In any internship, it’s important to smile, do what is asked of you, and build a network that will help you navigate the industry you’re in. The more initiative you show, the more you’ll stand out as an intern who is curious to learn, adapts quickly, and has a “whatever it takes” mentality. But while your attitude is certainly important, it’s even more important to show that you’re not just there for the excitement of the glamorous beginning of your time in the office—you need to show that you’re going to be professional and hard-working in the long-run, too. Because if your ultimate goal is to get a job, you have to show your boss that you are not only good at what you do, but that you recognize the importance of maintaining relationships and showing up to work with a great attitude every single day.
If your own internship is coming to an end, it’s time to start thinking about how you’re going to solidify your great reputation in the office and prove to your boss that you’re a valuable asset to the team. Keep reading to learn 15 steps you should complete as you wrap up your internship that will leave an impression long after you’ve gone.
- Write thank you notes: It is so important to thank your co-workers for their time in training you and teaching you the lay of the land. A handwritten note is meaningful, and by mentioning a unique part of your experience, you are guaranteed to leave a strong, long-lasting impression.
- Give your supervisor a small gift: Something as small as a coffee on your last day or a gift card to get lunch in the future will go a long way. Someone who has many interns every year will remember the single person who sent a handwritten thank-you note with a thoughtful gift
- Have a sit down meeting with your supervisor: It is important to have a review at the end of your time in the office so that you can learn what you did well and what you could improve upon. Learning more about your strengths and weaknesses will only help you improve your professionalism and leave you more prepared to conquer the next interview and job you have lined up.
- Get updated contact information: Make sure you have the right names, numbers, and email addresses of your supervisors and other influential figures in your office in case you need to ask for recommendations or want to catch up in the future.
- Add your supervisors and fellow interns on LinkedIn: Make sure to connect with everyone you created a relationship with on this platform. It’s a great way to keep in touch and start to build your network.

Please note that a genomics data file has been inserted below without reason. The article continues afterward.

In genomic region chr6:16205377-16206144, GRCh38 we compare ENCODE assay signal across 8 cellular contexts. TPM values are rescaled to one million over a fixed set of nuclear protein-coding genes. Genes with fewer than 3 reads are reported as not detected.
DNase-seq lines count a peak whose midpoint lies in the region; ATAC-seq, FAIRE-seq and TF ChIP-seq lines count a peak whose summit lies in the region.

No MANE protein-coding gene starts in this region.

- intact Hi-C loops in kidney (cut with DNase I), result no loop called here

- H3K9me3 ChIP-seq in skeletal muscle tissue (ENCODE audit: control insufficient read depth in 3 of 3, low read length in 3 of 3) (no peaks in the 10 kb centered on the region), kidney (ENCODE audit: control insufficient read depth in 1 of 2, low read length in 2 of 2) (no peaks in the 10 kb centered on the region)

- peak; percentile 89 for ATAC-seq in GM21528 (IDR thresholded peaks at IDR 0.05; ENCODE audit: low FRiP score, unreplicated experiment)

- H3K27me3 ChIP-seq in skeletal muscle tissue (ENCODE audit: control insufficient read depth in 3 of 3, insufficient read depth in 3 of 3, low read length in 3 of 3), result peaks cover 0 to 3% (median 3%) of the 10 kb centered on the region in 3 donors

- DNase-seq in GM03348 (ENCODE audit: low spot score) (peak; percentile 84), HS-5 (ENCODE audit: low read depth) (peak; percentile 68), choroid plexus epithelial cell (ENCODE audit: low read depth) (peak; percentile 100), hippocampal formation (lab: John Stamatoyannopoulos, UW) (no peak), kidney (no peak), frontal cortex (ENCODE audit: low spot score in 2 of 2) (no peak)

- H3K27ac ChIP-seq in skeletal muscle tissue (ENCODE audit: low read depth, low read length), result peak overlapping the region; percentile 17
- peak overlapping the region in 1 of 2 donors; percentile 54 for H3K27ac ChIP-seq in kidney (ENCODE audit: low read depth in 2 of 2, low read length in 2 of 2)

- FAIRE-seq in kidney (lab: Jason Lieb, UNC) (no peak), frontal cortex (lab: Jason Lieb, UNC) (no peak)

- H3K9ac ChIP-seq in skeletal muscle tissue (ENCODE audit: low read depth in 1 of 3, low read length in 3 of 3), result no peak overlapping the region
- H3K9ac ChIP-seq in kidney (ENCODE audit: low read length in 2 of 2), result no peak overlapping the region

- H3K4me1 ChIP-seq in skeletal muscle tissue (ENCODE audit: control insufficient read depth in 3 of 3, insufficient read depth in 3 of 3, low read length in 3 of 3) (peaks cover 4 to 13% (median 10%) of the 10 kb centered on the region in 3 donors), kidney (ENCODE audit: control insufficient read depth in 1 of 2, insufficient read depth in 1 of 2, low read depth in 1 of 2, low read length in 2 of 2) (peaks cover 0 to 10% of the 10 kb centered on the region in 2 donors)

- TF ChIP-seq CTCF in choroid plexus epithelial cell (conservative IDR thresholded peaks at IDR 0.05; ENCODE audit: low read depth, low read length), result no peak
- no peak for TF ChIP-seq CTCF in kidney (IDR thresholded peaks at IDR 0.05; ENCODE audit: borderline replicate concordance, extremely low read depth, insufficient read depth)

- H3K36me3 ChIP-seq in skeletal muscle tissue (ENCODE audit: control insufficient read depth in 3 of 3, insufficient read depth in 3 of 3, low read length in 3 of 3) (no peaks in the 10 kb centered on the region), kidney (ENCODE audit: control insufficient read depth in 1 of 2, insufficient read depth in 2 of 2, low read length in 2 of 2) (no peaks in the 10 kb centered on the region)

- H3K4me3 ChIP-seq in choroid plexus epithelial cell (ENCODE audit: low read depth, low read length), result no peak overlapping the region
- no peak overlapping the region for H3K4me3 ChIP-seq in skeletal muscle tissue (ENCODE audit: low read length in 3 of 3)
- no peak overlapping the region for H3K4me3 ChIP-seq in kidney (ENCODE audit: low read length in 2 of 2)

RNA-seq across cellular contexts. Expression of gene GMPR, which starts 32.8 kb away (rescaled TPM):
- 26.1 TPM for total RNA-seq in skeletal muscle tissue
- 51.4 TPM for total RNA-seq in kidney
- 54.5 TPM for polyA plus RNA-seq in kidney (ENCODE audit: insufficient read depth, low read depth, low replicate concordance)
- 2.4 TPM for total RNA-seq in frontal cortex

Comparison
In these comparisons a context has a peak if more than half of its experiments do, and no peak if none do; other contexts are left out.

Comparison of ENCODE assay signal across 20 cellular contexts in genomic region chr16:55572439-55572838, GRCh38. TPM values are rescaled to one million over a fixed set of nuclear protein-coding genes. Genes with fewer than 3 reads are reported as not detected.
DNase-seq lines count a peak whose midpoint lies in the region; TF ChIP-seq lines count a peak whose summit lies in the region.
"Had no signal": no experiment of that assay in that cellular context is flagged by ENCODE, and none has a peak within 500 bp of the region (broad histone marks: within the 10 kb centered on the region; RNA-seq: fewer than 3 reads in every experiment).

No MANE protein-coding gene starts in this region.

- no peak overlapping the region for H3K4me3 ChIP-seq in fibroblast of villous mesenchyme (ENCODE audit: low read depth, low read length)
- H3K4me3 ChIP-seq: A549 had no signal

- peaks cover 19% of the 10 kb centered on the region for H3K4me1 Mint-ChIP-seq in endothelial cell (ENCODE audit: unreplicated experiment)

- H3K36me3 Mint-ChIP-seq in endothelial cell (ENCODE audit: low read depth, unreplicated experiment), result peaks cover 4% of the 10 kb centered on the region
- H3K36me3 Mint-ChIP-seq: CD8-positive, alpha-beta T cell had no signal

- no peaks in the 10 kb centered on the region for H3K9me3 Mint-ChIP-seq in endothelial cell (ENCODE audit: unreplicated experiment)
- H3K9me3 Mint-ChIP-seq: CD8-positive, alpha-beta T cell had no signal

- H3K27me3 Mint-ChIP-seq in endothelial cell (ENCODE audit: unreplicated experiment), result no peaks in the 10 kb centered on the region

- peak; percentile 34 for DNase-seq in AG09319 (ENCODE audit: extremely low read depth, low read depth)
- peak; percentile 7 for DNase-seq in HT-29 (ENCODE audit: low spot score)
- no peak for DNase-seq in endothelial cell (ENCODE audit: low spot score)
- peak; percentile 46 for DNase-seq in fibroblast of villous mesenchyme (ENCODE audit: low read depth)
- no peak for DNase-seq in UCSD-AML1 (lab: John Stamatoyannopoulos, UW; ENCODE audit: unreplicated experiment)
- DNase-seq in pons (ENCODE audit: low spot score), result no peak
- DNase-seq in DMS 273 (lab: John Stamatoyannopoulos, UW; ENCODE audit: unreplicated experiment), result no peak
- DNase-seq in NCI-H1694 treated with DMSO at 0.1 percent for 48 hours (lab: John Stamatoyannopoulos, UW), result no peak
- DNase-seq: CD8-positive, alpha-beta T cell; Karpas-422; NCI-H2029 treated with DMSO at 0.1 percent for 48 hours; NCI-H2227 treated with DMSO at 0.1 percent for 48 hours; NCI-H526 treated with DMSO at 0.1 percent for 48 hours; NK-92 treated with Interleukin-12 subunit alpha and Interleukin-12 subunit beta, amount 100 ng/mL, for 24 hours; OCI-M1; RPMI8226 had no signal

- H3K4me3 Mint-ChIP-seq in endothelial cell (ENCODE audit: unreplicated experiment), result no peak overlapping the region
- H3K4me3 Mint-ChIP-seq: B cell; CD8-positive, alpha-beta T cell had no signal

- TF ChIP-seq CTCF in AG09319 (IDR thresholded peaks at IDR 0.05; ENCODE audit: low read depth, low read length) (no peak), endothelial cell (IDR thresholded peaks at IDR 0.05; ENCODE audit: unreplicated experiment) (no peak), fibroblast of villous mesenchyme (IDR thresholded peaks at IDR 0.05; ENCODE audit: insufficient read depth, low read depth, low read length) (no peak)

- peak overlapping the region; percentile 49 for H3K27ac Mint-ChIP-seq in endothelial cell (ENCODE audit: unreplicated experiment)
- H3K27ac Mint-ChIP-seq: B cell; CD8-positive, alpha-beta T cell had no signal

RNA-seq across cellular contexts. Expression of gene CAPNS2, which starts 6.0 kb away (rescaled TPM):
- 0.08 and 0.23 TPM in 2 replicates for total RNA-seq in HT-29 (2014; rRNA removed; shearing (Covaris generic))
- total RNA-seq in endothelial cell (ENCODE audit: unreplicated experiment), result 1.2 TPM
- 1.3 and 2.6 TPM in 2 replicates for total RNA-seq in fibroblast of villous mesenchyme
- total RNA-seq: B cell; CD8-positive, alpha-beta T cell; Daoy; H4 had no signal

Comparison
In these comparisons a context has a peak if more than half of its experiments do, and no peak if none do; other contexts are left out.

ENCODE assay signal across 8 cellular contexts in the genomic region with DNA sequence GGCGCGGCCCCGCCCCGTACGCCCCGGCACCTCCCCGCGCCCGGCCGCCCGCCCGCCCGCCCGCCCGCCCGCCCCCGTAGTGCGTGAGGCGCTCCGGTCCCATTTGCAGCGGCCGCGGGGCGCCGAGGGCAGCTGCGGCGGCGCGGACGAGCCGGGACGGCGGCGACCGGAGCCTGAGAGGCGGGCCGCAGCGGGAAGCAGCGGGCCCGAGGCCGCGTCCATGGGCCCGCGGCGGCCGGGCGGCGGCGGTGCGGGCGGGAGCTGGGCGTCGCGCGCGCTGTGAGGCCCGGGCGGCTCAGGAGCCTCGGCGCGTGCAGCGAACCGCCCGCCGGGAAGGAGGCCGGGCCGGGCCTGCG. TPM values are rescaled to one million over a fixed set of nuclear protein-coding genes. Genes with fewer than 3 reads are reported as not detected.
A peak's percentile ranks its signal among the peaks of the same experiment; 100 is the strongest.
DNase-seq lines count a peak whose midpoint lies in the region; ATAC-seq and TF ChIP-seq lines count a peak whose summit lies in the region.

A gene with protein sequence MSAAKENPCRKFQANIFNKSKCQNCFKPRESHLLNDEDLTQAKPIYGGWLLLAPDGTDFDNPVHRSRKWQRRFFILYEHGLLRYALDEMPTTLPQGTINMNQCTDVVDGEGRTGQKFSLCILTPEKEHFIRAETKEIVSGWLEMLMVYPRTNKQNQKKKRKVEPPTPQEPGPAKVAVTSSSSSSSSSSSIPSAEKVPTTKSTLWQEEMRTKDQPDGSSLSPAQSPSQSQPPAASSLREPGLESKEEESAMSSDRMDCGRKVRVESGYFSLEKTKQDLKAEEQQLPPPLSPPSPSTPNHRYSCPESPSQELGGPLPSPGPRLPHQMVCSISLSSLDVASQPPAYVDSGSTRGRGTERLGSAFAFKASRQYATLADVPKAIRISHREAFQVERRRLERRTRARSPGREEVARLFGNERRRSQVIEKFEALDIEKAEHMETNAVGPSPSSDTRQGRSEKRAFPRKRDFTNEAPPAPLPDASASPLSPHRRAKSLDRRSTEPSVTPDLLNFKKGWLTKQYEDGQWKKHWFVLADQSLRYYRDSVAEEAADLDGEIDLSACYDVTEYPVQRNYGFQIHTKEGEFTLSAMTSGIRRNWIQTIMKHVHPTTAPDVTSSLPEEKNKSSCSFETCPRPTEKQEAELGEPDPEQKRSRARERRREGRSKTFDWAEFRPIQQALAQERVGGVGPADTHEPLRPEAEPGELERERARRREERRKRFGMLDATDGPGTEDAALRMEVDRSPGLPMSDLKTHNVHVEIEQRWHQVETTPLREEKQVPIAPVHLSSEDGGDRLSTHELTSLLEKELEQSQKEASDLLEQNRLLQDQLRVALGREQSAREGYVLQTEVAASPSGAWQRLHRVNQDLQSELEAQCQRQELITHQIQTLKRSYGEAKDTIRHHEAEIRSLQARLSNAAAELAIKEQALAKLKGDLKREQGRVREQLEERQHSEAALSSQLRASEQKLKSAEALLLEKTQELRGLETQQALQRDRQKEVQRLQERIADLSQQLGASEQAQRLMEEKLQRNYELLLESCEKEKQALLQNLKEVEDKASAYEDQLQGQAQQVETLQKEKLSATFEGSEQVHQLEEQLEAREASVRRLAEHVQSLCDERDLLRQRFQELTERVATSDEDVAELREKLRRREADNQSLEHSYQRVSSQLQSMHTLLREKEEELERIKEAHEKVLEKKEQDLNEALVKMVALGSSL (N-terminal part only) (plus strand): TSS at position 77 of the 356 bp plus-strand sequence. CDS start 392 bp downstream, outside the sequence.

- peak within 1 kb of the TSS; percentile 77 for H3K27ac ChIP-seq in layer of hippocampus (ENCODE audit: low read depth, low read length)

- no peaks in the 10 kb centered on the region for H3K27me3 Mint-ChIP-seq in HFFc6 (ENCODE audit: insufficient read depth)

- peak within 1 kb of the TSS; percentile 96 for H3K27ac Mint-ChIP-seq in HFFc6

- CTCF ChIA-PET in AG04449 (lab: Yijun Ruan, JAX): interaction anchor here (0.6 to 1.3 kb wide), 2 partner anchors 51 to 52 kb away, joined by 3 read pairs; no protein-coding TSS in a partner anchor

- Attend office events: Putting in the work at your internship is only half the battle. The other half? Making those connections and building strong relationships. In an internship, you have constant direct access to people in your industry—so take advantage of that and use every chance to strike up a conversation and get to know them.
- Maintain your appearance: Just because your internship is ending doesn’t mean it’s okay to start showing up in denim cutoffs and crop tops. Don’t slack off—show up neat and polished until the very last day to leave a good impression on your supervisors and colleagues.
- Be on time: You do not want to be the intern remembered for skipping the last month of work or showing up 30 minutes late every day of the final week. Be punctual and respectful of the office hours up until the last second of your internship.
- Revise your résumé: While your internship is still fresh on your mind, take this opportunity to fix your résumé and update it with your experience and any new skills you may have learned. If you have a strong relationship with your supervisor, consider asking them to review it as well—but as always, be hyper-aware of their time and be sure to thank them if they do end up helping you.
- Reflect on your experiences in a journal: This is an exciting time: You just completed a major milestone in becoming an adult, and it is important to document these experiences. Writing about your time will make everything you learned (and what you still have to learn) much clearer. During your journaling, also take the time to draw out a long-term plan—similar to the one you may have for your degree—for your career.
- Create a portfolio: Whether it’s photographs, spreadsheets, designs, or a larger project you worked on this summer, creating a portfolio of your best work is a great addition to bring with you to an interview.
- Set up for the new intern who takes your place: Ask your supervisor if it would be helpful if you set up for any future interns. If they say yes, clear any documents that may clutter their hard drive, write up any important instructions, and complete anything else your boss would like you to do to prepare. They’ll undoubtedly appreciate your help.
- Clean up your space: In addition to clearing your computer space, make sure your physical space is also tidy as well and that you leave nothing behind on your desk. Leaving a mess is not only rude, but it’s unprofessional and will leave a bad impression on your part.
- Make sure your advisors are aware of your last day(s): This may sound absurd, but time flies, and while your supervisors manage you, they also maintain full-time positions and deadlines. When work gets busy, your boss may not remember that in two days you will be gone for the summer. A week before your end date, kindly and professionally remind your boss that you will be finishing up your experience in the following week and ask them if there’s anything additional you need to do to wrap things up.
- Say goodbye: As you leave on your last day, make it a point to let your boss and colleagues know you’re leaving and say goodbye. Throwing up a peace sign or giving a slight wave before you run for the elevator (and the weekend) is not a respectful way to leave a place of work.
Have any tips on how to end your internship on the best note possible? Let us know in the comments below.
Opening image by @nvbi.